Insomnia is a very common disorder that affects sleep. The diagnosis is given to someone if
they’re unable to go to sleep, feel unrested after sleep or consistently wake up too early for
at least three months, at least three times each week. Insomnia can contribute to the
development of (or even cause) other health problems, such as heart disease, stroke and
Insomnia comes in two types:
Secondary insomnia happens alongside or is caused by other health conditions, or may
occur as a side effect of prescription medication. Most people with chronic insomnia have
secondary insomnia. This can occur long-term (chronic) or short-term (acute).
Primary insomnia is not a symptom or a side effect of another medical condition. It is a
disorder in its own right. After ruling out other medical conditions as a cause, your doctor
may conclude that your sleeplessness is as a result of primary insomnia.
Poor sleep hygiene, biological factors, specific substances and medical or psychiatric
conditions all have the potential to cause secondary insomnia. The human brain has two
cycles: a sleep cycle and a wake cycle. When one cycle turns on, the other turns off – i.e.
when your sleep cycle kicks in, your wake cycle is switched off and vice versa. Insomnia can
occur as a result of an issue with either of these cycles: either too little drive to sleep or too
much drive to wake.
Researchers have only recently started thinking about insomnia as a brain’s inability to stop
being awake, rather than its ability to start being asleep. Before you can hope to recover
from insomnia, you’ll need to understand what it is that’s causing your sleep issues. Some
of the most common causes of insomnia include…
★ Anxiety, depression and stress;
★ Inappropriate room temperature;
★ Caffeine, nicotine and alcohol;
★ Travel exhaustion and jet lag;
★ Shift work;
★ Recreational drugs like cocaine or ecstasy;
★ Uncomfortable beds;
Chronic insomnia is usually linked to an underlying physical or emotional issue. In cases
where insomnia is tied up to an obvious temporary cause like the breakdown of a
relationship, jet lag or stress over an upcoming presentation, insomnia may only last for a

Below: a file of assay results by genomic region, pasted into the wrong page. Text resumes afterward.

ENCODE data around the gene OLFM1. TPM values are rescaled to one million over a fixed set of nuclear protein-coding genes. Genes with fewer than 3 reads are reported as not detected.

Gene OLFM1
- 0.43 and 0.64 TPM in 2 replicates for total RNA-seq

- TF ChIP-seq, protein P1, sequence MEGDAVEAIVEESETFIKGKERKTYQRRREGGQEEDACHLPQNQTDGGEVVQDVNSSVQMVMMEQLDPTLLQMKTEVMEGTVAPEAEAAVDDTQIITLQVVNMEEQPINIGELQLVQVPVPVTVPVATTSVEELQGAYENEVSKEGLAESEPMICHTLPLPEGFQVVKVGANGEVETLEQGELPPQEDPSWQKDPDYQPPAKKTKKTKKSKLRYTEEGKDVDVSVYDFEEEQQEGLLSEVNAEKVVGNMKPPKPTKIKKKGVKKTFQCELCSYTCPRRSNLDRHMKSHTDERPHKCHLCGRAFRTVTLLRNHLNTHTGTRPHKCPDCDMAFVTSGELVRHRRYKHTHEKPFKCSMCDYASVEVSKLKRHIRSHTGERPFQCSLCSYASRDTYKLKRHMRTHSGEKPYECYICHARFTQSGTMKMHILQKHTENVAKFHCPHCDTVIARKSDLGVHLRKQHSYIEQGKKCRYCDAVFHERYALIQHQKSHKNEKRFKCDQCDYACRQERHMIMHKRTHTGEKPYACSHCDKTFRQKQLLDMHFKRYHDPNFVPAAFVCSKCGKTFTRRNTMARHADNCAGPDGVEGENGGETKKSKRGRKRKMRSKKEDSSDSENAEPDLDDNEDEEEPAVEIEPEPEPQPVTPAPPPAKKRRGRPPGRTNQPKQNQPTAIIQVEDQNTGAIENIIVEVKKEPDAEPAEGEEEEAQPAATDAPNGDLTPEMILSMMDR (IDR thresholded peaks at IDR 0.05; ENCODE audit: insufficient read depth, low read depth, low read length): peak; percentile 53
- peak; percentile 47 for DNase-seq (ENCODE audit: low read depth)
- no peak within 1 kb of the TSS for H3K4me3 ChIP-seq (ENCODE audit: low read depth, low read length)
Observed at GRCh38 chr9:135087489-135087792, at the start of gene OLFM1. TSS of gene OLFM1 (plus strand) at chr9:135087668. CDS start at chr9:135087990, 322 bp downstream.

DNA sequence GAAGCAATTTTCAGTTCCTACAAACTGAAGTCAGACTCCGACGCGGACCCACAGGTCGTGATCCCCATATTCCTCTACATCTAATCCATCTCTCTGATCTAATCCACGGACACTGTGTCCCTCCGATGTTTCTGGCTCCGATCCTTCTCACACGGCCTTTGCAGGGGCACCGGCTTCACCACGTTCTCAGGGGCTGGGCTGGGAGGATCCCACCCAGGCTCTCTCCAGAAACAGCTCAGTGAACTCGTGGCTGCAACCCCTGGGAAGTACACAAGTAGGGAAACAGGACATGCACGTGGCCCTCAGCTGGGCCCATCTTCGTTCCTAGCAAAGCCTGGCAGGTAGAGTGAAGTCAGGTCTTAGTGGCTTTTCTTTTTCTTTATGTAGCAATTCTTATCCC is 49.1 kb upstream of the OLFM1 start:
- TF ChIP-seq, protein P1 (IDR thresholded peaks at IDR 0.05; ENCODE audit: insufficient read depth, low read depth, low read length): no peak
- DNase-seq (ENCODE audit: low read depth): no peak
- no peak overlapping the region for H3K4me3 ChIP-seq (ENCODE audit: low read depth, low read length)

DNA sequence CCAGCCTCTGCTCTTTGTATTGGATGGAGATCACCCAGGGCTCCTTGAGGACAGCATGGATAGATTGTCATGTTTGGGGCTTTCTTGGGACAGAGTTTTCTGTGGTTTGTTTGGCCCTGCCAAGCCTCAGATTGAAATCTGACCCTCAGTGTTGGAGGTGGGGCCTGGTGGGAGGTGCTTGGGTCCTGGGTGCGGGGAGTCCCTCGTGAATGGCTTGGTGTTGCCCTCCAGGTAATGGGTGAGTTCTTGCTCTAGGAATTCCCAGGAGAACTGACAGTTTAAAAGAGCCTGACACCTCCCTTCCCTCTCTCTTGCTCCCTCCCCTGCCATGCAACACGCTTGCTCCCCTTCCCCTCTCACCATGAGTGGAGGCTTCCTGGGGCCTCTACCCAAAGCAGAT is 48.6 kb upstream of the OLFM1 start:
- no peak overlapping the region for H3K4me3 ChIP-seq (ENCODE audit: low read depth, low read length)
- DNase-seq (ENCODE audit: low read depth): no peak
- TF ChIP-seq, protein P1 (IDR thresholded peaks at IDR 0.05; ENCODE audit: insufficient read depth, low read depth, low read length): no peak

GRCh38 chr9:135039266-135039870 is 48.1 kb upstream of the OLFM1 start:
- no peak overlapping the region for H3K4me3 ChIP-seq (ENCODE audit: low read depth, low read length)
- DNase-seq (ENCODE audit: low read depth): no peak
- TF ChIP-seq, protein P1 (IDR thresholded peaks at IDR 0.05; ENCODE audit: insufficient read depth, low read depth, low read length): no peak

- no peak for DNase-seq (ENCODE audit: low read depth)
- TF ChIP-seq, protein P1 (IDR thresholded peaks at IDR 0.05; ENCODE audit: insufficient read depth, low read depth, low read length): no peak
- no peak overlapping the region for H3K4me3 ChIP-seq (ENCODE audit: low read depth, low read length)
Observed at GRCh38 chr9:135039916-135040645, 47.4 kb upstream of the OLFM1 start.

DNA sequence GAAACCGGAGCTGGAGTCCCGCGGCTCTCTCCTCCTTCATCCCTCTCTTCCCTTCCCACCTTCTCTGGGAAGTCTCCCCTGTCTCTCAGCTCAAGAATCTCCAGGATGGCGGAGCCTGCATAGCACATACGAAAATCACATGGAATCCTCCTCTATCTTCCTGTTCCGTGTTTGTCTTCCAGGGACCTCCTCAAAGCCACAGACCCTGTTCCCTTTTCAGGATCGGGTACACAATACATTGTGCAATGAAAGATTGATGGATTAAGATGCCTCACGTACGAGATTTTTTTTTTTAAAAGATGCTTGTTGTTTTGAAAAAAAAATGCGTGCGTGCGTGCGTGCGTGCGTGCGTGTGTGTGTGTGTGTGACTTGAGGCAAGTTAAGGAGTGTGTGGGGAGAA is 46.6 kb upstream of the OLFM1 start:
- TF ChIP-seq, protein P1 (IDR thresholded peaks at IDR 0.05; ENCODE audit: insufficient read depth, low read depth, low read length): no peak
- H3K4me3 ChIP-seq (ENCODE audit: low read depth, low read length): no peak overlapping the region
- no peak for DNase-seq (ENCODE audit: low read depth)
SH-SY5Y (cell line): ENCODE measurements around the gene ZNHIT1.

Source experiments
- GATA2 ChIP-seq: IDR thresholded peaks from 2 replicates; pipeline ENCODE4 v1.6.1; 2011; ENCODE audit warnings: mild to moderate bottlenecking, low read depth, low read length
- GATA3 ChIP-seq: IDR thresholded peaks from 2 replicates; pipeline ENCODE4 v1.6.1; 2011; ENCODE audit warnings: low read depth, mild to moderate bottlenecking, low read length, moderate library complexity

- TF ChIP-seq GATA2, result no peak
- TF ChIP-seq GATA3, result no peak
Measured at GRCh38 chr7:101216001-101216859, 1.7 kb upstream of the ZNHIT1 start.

few days before going away of its own accord. However, insomnia can be stubbornly
persistent in other cases.
Certain individuals can be especially vulnerable to chronic insomnia as a result of their
sleep patterns, attitudes to sleep and the way they behave because of these attitudes,
according to some research. On the bright side, because so many of the causes are
behavioural, there are a great number of highly effective behavioural treatments available.
Biosex Men are at a lower risk for insomnia than biosex women. This may be a result of any
number of biological factors such as pregnancy, menopause, the postpartum period and
the specific hormones released during puberty.
In order to feel rested, most adult women need to get at least seven hours of sleep each
night. It seems women just aren’t making the grade when it comes to getting the right
amount of sleep. For many, sleep comes last, behind kids, relationships, social events,
careers and all other parts of life.
About one in seven adults has chronic (long-term) insomnia. Insomnia symptoms like
trouble staying asleep, difficulty getting to sleep or both are experienced by as many as
25% of women. This can often affect their ability to carry out daily tasks like going to school,
self-care and working.
Low back pain, fibromyalgia, digestive issues and arthritis are just a few of the many painful
conditions that have the potential to keep you awake. Unsurprisingly, your sleep is very